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Indy Gaming: A second ballot referendum clouds California’s sports betting’s future

Howard Stutz
Howard Stutz

Good morning, and welcome to the Indy Gaming newsletter, a weekly look at gaming matters nationally and internationally and how they tie back to Nevada.

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The effort to legalize sports betting in California just got a little more complicated.

The largest state in the U.S. with some 40 million residents, California is considered the most lucrative prize in the fast-moving sports betting growth trajectory. But the state could offer voters two different ballot referendums in November 2022 on the issue.

Less than three months after an alliance of the state’s Indian gaming tribes qualified a sports betting measure that would allow retail sportsbooks inside tribal casinos and at several privately-operated racetracks, a coalition of small cities announced last week it would seek to qualify a competing question.

The second measure is far more inclusive, giving a sports betting opportunity to California's card room casinos, racetracks, 19 professional sports teams and the tribal casinos.

There are differences in the two measures. The tribes’ referendum doesn’t include mobile sports betting and bans wagers on games involving California’s colleges and universities. The cities want mobile sports betting and want to allow sportsbooks to accept wagers on the schools’ games.

“We feel like sports wagering belongs to everyone,” Gardena Mayor Tasha Cerda told The Nevada Independent. The Los Angeles-area city suffers from high rates of homelessness, housing shortages and crime, and views potential tax revenues from legal sports betting as a way out of its hole.

Helen Fisicaro, vice mayor of Colma in San Mateo County, has the same opinion.  

“The revenue we generate from making sports wagering legal … will ensure that those who are most in need will receive food, housing, and other vital and necessary basic life services,” she said.

The cities believe a wide-ranging sports betting playing field — including mobile wagering — will significantly damage the illegal and unregulated offshore sports betting market.

There is another big difference between the ballot questions. The tribes are seeking a 10 percent tax on sports wagers. The cities are proposing a tax rate of 25 percent.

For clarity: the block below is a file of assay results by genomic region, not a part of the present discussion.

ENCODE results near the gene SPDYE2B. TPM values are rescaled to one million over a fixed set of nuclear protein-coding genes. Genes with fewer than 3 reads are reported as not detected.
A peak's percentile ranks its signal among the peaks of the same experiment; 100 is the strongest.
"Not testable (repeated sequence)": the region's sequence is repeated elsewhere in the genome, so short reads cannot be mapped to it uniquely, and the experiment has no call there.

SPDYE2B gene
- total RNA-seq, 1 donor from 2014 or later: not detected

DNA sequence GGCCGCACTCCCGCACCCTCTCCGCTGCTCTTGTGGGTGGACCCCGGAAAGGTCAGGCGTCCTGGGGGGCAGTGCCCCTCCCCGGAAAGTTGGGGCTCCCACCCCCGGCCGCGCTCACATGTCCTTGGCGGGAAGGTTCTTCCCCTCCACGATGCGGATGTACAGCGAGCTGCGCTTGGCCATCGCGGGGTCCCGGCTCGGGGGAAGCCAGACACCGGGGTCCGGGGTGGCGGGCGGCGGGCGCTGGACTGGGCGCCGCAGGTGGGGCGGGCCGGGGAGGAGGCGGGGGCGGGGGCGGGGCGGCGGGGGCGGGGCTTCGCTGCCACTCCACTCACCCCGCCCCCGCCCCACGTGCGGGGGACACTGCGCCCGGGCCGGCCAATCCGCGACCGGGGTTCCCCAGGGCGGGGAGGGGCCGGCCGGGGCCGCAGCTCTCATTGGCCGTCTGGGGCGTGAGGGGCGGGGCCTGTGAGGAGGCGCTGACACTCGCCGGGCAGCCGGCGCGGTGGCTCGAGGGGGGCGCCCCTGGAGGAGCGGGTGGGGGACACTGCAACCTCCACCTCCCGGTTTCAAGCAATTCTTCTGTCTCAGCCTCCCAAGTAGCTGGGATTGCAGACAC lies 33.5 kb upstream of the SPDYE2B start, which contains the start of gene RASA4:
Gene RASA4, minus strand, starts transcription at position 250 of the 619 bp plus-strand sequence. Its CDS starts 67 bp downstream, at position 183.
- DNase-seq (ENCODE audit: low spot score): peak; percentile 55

The tribes began their sports betting effort in late 2019, originally hoping to qualify the question for the November 2020 ballot. But the pandemic set back the timeline and signature gathering efforts. After a federal judge gave the tribes more time, they gathered more than 1 million signatures and the referendum was approved for next year.

The cities began their efforts this month, and once the state attorney general signs off on the language, the cities will have until next April to gather nearly 1 million signatures.

Gaming attorney Daniel Wallach doesn’t think that will be a challenge.

“California has by far the most expansive group of potential participants in the U.S.,” Wallach said. “Qualifying will be easy. There will be support for both questions.”

Wallach speculated that a third effort could surface before a deadline next week to turn in ballot referendum language for 2022.   

Backers of the cities’ initiative said they plan to talk with card room casinos and the tribes about combining the efforts.

That won’t go far.

California Gaming Association Executive Director Joe Patterson said his organization, which represents the state’s 70-plus card room casinos, hasn’t taken a position on the new proposal. But it’s clear where the trade group stands on the tribe’s ballot question.

“We do strongly oppose the self-serving tribal casino monopoly initiative that will only benefit wealthy tribal casino operators to achieve their goal of a gambling monopoly with no benefits for California residents,” Patterson said in an email.

The tribes’ reaction to a potential second ballot question was what you might expect.

Jacob Mejia, who oversees government affairs for Southern California’s Pechanga Indian Tribe and is a spokesman for the tribal coalition, said the cities are just a front.